High School Honor

When Jeremy Sheffey's number is retired by Boyd County High Friday, it will mark the culmination of one of the most unlikely success stories on the West Virginia roster.

While Sheffey, as a 230-pound defensive tackle coming out of the small eastern Kentucky school, was getting a bundle of mail back in 2001-02, very little of it contained what he most wanted.

"There weren't many scholarship offers," he said. "Just mainly letters. I jumped on it as soon as West Virginia offered me."

And it wasn't even at the position where he would eventually develop into a three-year starter and an all-Big East second-team player with a chance to better that this season. The Catlettsburg native came in as a Bill Kirelawich understudy as an end on the defensive line. He had most successfully manned the spot for Boyd County, and so West Virginia gave him a chance, having used undersized lineman to exploit offenses in the past. He struggled his first year, but an innate toughness – Sheffey would be the first to tell you he is a country kid with a penchant for fishing and anything outdoors – drew notice from assistant head and offensive line coach Rick Trickett in the spring of 2003.

"I asked for him," Trickett said. "I needed numbers, needed players."

Attrition had hit the Mountaineers especially hard along the O-line, and so Sheffey flipped to the other side of the ball and flopped, at least initially. He soon developed technique and a physique that, now at 6-3 and 295 pounds, is perfectly suited to WVU's zone blocking scheme in the no-huddle offense.

"I really wasn't recruited much out of Boyd High," Sheffey said. "And as much as I hate to admit it, as great as it is to be from Boyd County, it's not really all that recruitable. If I were a coach, I'd go to Lexington, where you can watch a bunch of teams and players, rather than Boyd Country, where you have to travel 40 minutes to see another game."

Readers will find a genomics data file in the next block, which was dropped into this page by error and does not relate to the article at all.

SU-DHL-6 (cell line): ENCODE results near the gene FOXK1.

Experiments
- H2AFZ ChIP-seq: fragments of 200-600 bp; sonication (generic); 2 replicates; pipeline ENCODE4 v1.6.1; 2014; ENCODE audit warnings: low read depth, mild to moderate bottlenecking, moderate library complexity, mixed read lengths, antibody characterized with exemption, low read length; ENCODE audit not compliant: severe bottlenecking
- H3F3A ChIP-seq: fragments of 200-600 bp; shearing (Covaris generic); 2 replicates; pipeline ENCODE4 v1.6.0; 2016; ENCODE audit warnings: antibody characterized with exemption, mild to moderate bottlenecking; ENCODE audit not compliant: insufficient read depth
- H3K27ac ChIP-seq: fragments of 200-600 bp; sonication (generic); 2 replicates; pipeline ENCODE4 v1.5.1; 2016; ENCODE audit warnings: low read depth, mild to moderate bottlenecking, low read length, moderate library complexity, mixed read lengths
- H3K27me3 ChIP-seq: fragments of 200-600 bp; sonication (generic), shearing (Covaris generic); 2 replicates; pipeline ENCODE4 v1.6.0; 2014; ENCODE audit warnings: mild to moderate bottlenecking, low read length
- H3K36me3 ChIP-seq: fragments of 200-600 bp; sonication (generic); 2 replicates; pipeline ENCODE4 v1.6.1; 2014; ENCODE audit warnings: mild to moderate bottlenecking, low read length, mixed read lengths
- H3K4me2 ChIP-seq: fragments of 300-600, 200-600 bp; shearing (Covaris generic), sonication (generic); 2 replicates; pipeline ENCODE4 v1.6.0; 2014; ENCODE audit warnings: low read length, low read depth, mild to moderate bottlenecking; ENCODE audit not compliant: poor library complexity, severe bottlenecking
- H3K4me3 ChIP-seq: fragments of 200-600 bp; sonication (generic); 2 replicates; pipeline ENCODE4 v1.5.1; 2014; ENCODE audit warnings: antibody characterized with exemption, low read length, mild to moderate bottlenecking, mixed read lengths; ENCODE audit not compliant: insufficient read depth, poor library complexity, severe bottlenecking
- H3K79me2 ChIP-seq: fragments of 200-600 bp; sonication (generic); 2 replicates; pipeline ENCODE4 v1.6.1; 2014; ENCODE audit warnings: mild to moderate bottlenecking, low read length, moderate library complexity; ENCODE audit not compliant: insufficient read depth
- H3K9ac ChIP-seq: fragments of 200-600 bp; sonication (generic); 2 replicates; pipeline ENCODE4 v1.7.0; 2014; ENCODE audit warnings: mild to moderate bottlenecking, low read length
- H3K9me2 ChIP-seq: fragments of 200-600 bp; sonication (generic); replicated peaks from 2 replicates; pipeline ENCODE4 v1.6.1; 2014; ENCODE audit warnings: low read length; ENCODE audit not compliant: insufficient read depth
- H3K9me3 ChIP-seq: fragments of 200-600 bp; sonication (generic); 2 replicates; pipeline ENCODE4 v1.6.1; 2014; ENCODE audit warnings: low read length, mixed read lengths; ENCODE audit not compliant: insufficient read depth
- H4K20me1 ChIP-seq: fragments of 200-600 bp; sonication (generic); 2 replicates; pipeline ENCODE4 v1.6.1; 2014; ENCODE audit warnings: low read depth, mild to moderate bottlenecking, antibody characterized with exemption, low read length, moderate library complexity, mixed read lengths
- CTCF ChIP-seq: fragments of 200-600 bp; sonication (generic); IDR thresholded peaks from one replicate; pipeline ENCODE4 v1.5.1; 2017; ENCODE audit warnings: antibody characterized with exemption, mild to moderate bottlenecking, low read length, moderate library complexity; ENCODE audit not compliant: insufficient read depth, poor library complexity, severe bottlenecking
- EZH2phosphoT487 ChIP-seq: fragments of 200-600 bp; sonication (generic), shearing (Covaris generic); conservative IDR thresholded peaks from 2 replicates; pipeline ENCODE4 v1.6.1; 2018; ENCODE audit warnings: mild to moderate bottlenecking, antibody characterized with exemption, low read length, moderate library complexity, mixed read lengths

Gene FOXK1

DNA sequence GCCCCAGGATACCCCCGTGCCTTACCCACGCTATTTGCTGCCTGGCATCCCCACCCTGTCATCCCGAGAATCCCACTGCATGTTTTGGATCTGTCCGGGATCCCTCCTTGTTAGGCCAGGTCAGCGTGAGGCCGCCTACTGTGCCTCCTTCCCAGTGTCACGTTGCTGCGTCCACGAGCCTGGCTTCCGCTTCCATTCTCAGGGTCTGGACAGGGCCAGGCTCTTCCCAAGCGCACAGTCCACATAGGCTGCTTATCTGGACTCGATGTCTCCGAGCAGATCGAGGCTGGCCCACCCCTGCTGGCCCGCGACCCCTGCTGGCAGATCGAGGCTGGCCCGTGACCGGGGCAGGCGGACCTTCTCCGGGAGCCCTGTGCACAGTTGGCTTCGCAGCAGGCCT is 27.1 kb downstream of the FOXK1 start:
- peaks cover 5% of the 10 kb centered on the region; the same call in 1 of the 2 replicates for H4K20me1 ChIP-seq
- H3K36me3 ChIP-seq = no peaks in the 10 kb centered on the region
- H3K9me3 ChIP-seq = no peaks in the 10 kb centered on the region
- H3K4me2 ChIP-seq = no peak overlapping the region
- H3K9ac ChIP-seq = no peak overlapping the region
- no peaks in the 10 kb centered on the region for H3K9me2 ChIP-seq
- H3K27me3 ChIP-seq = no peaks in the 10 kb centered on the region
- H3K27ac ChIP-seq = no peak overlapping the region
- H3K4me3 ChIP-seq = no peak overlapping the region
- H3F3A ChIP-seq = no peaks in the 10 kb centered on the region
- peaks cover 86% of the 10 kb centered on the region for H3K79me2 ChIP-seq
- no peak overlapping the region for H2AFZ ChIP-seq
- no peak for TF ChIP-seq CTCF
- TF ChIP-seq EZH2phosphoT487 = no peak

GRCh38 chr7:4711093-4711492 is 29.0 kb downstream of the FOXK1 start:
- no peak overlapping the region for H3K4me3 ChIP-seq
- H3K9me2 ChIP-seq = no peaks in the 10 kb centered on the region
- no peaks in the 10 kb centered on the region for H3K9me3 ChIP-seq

Indeed, the 160-square mile county is smaller than many in West Virginia with 49,752 people. Best known for Ashland Oil company – now Marathon Oil after a merger in 1999 – the football played at Class AAA-8 is on a small-school level. The Lions (colors: red and white), which average 36-38 players per team according to Sheffey, don't send many players to Division I-A football, and even fewer have the success of the WVU senior, who has graded out at 81 percent over his career, tallied 20 knockdowns, been named Offensive Champion twice (Connecticut and Pitt) and will graduate with duel degrees in sport behavior and athletic coaching education on the athletic director's academic honor roll.

So the hanging up of No. 71 (Sheffey wears 65 at West Virginia) is a big deal, both to the 66-teacher, 936-student school and to Sheffey. It will be the third number retired by Boyd Co. High. One other player will be retired alongside Sheffey Friday night. Cermonies will come at halftime of the Lions' game against Mason County

"I am the youngest player they have ever retired," Sheffey said. "It's great, too, that it came on our off-week so I could be there. I still stay in contact with them, and go down and help out with the football team. I used to do more under the coach who came directly after mine, when he was installing a spread offense. I gave them pointers and things. But I have less contact now, so it will be nice to get back and see a game."

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